Aug 17, 2012
Researcher to monitor impact of renewable energy on bird lifeBack
Construction|Africa|BirdLife South Africa|Energy|Investec|Projects|Renewable Energy|Renewable-Energy|Africa|South Africa|Energy|Environmental Management|Green-energy Initiatives|Renewable-energy Developments|Renewable-energy Generation|Environmental|Hanneline Smit|Infrastructure|Michael Meeser|Samantha Ralston
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A senior researcher has been appointed by nongovernmental conservation organisation BirdLife South Africa to monitor and report on the impact of renewable-energy generation on bird life, specifically regarding wind farms, says BirdLife South Africa conservation manager Dr Hanneline Smit.
Samantha Ralston holds a master’s degree in conservation biology, has seven years’ experience reviewing environmental-impact assessments and joined BirdLife South Africa as birds and renewable energy manager on August 1.
Her position will have the overarching task of reducing the impact of renewable-energy developments on birds and their habitats and is sponsored by finan- cial institution Investec Capital Markets, says Smit.
“While positive steps are being taken to achieve a sustainable energy mix for South Africa, little is understood of the broader environmental impact of certain renewable energies. Working with BirdLife South Africa gives us the opportunity to invest in the capacity to produce quality data to inform future decisions,” explains Investec Resource & Infrastructure Finance head Michael Meeser.
The key goals of the partnership between Investec and BirdLife South Africa are ensuring that minimum standards can be applied to local and, potentially, international green-energy initiatives, providing a responsible framework for the development of these projects and aligning the costs of environmental management.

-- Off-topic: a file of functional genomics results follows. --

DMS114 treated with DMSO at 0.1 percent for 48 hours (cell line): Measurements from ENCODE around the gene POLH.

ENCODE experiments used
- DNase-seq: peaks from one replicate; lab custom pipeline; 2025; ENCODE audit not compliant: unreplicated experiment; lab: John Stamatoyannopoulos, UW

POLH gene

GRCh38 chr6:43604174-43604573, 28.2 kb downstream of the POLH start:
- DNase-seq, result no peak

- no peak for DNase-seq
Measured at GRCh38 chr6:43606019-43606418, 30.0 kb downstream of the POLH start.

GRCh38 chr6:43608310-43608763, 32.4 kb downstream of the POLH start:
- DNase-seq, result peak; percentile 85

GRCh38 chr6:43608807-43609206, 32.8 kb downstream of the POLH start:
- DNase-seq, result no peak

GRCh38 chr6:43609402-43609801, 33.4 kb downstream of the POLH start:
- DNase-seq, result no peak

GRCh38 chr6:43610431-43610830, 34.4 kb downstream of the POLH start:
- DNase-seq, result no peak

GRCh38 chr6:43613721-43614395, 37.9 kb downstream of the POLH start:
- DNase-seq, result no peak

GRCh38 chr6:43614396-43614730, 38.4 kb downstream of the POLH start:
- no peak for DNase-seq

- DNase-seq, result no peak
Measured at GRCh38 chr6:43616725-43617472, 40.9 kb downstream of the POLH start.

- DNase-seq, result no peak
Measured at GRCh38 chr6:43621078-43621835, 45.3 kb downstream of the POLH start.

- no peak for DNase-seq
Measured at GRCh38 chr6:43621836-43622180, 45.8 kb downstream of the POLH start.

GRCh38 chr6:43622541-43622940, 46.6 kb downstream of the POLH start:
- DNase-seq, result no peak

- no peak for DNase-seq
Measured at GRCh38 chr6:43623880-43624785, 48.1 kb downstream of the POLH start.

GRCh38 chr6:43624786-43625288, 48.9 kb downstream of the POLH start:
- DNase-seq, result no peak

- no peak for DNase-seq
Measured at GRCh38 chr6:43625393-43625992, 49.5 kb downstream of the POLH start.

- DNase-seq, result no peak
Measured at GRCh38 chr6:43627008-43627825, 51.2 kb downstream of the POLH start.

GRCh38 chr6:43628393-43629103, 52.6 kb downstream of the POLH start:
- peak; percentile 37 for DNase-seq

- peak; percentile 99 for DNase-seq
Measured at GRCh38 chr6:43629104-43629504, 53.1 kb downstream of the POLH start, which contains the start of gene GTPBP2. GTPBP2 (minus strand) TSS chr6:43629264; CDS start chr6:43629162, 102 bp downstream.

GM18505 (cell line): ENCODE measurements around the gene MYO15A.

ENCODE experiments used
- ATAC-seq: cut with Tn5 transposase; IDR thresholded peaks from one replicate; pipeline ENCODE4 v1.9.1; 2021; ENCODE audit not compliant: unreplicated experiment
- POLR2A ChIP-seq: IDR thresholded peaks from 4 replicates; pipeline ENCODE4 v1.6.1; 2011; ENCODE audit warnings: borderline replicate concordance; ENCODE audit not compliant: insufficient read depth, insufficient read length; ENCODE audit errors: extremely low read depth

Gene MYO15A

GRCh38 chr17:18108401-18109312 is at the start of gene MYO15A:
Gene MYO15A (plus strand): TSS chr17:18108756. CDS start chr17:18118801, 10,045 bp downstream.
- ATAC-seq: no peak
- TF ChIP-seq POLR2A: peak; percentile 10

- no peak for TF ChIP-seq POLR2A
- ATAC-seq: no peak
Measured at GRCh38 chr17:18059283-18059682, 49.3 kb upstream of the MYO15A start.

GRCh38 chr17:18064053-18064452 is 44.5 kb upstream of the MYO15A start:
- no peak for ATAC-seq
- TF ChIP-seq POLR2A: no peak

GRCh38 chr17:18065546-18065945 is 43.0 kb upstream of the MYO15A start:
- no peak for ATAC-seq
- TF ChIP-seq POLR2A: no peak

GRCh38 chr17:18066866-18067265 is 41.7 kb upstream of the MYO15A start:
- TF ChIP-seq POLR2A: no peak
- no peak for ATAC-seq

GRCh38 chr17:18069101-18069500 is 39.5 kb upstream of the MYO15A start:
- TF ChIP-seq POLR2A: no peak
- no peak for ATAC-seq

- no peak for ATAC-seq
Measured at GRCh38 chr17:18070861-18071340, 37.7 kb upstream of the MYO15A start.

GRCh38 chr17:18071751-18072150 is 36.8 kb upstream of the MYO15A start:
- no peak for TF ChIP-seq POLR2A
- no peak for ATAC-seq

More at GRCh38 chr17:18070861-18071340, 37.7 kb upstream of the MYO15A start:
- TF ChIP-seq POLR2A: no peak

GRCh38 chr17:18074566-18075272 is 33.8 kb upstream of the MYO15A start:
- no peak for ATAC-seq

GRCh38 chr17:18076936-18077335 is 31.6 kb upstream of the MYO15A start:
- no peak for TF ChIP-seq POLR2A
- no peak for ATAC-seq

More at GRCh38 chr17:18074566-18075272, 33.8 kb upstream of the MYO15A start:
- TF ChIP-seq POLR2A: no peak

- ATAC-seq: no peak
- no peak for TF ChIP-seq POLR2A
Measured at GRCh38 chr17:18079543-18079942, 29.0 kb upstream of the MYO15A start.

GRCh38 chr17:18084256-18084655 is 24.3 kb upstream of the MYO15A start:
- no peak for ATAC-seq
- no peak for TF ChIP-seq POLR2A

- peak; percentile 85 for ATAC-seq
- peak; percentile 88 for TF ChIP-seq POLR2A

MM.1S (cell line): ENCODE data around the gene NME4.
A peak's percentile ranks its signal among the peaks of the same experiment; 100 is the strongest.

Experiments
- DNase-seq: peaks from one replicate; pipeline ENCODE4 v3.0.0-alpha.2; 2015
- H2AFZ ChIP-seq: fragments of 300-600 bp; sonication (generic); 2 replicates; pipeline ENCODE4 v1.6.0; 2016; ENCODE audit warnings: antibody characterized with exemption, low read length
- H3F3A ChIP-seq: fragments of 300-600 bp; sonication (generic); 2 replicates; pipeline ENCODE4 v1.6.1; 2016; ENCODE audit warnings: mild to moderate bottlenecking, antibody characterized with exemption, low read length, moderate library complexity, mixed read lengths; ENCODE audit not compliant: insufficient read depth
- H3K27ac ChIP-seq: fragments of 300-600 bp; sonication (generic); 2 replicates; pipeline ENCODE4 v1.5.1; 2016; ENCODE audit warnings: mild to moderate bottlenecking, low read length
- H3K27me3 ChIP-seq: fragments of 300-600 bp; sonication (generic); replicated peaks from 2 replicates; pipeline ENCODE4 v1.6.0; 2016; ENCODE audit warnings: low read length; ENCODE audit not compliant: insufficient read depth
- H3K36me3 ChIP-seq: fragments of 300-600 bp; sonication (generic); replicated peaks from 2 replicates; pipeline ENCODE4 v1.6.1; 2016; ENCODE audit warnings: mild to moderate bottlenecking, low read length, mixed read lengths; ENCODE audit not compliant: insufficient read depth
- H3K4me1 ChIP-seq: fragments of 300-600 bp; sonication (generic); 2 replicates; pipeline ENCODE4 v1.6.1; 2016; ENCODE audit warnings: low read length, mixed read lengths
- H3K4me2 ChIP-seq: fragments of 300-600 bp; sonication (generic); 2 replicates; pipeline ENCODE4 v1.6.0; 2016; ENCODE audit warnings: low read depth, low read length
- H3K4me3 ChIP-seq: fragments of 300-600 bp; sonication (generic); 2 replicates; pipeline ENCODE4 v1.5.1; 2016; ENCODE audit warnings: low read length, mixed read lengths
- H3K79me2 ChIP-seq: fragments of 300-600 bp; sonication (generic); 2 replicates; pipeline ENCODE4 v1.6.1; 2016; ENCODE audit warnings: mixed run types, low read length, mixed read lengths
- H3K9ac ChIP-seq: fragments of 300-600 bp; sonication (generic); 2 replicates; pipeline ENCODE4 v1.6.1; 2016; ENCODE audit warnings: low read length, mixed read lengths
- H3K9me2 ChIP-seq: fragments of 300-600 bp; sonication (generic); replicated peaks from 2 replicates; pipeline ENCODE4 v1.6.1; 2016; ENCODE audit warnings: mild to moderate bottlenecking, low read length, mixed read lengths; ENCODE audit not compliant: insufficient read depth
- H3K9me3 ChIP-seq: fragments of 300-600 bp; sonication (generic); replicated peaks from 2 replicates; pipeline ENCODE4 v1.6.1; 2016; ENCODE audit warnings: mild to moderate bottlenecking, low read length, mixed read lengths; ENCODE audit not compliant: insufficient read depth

“Although supportive of greener energy production, BirdLife South Africa is cognisant of the possible negative impacts of wind-energy facilities on avifauna and believes it is important that decisions are taken prior to construction to reduce the impact on birds,” says Smit.
The appointment of a dedicated individual to research and monitor the impact of wind-farm projects is a first for the country, she adds.
“In this role, Ralston will endeavour to make all developers and avifaunal specialists comply with the non-negotiable aspects of monitoring. She must also keep records of the cumulative impacts of developments on bird populations, especially where there are several developments in an area.
“Ralston must manage all queries regarding the Avian Wind Sensitivity Map, a tool developed by BirdLife South Africa and its partners, and update the map as new information becomes available.
Edited by: Martin Zhuwakinyu© Reuse this Comment Guidelines
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